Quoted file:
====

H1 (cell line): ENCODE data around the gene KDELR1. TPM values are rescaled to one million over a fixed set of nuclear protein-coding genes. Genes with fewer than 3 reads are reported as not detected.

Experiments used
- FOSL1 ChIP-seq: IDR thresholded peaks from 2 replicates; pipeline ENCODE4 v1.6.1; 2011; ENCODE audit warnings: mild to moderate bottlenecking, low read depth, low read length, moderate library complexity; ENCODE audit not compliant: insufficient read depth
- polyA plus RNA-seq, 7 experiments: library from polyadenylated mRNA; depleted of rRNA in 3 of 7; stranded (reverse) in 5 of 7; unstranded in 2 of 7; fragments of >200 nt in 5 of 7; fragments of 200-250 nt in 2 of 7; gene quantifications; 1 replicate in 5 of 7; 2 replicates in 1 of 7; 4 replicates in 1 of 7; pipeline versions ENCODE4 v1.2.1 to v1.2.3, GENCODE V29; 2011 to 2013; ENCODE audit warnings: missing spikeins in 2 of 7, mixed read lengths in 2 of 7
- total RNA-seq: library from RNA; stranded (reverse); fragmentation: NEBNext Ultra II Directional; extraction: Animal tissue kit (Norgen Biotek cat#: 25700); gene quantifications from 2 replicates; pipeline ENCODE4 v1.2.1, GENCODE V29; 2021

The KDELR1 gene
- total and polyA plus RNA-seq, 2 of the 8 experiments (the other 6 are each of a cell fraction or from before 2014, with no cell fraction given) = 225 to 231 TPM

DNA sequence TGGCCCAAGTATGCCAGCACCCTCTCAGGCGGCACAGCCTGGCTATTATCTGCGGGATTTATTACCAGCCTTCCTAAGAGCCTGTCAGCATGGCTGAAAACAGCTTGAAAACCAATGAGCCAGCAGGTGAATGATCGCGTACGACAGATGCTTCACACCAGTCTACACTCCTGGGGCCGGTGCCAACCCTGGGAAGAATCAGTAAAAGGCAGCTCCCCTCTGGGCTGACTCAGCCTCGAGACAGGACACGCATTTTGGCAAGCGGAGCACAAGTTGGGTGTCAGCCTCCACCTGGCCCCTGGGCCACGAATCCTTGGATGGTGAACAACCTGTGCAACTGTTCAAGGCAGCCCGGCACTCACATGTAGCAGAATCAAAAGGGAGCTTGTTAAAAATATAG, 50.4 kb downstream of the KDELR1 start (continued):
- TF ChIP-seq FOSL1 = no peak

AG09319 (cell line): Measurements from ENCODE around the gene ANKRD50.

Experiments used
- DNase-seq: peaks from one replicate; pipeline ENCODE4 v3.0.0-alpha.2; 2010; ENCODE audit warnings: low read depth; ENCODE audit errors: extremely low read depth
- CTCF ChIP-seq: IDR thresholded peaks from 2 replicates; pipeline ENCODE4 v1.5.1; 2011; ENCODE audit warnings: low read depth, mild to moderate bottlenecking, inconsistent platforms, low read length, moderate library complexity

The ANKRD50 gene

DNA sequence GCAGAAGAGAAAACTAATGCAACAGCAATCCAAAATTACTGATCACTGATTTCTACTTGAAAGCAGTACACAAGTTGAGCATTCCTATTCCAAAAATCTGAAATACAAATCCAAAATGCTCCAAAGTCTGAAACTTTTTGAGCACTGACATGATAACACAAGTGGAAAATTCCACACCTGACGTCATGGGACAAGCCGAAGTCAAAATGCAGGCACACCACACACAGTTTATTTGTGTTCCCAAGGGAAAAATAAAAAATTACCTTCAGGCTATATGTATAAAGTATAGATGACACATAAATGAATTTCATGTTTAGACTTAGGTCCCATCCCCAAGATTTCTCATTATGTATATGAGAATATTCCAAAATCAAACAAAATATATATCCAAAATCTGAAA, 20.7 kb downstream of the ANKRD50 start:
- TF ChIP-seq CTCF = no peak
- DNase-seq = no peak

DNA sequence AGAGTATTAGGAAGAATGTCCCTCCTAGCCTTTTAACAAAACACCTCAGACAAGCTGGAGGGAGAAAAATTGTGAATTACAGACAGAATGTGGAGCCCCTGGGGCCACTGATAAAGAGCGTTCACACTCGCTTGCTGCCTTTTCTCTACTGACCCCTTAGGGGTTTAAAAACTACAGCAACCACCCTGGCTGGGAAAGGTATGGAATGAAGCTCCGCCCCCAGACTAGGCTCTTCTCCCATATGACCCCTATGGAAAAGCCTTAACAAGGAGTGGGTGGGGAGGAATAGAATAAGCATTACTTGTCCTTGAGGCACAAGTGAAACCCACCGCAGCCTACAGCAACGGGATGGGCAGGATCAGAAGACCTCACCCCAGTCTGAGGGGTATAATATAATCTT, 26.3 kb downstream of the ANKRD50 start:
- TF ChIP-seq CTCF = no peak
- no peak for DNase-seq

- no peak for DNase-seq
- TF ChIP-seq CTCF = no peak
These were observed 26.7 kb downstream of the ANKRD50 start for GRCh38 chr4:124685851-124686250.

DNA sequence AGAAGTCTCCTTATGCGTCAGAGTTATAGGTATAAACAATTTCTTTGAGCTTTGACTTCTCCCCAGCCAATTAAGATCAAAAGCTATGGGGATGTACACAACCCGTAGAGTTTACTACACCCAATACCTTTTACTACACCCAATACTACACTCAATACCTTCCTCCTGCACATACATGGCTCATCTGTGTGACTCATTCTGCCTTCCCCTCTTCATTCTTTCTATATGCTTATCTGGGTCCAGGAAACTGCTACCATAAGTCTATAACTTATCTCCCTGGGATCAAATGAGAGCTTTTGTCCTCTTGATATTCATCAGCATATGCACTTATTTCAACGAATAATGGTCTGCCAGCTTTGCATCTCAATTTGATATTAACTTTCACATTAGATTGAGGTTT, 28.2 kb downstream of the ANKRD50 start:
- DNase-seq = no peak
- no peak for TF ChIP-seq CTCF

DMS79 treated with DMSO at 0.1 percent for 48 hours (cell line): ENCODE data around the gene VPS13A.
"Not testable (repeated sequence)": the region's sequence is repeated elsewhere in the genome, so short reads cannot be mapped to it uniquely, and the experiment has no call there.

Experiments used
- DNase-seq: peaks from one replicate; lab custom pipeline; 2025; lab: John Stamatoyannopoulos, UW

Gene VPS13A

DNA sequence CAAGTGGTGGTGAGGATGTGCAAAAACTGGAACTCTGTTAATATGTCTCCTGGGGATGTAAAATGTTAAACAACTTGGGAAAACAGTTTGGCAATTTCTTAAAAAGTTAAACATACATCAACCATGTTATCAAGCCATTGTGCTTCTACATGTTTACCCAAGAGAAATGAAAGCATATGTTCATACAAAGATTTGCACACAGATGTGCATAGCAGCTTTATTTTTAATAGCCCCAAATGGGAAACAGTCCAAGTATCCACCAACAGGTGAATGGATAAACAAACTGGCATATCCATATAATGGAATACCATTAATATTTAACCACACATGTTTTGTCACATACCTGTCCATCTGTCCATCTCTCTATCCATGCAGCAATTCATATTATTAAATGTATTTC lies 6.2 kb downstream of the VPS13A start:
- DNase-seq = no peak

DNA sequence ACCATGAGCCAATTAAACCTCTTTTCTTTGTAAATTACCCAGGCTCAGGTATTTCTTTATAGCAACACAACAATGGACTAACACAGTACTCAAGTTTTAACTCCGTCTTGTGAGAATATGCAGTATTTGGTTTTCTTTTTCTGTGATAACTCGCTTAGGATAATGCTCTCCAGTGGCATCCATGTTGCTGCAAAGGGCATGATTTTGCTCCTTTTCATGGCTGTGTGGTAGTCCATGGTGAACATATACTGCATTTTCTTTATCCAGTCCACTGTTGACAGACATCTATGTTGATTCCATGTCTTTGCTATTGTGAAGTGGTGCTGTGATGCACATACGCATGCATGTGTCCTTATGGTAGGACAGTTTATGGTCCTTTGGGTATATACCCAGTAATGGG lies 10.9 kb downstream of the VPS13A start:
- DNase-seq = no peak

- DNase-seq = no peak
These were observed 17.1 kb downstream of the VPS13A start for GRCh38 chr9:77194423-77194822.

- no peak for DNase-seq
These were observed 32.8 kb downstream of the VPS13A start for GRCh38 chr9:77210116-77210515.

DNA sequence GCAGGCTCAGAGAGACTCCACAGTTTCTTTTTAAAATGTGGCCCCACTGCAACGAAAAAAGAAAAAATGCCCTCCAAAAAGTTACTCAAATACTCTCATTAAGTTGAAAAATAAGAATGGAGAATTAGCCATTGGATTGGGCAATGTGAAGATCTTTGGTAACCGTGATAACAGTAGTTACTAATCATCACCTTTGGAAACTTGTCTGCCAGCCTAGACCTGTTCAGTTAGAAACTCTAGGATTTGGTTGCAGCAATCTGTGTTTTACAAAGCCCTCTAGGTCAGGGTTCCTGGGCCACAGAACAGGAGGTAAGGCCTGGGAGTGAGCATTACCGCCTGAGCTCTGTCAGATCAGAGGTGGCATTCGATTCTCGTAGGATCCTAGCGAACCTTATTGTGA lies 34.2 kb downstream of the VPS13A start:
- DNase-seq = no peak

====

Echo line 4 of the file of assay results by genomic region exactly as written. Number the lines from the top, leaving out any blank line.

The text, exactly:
- polyA plus RNA-seq, 7 experiments: library from polyadenylated mRNA; depleted of rRNA in 3 of 7; stranded (reverse) in 5 of 7; unstranded in 2 of 7; fragments of >200 nt in 5 of 7; fragments of 200-250 nt in 2 of 7; gene quantifications; 1 replicate in 5 of 7; 2 replicates in 1 of 7; 4 replicates in 1 of 7; pipeline versions ENCODE4 v1.2.1 to v1.2.3, GENCODE V29; 2011 to 2013; ENCODE audit warnings: missing spikeins in 2 of 7, mixed read lengths in 2 of 7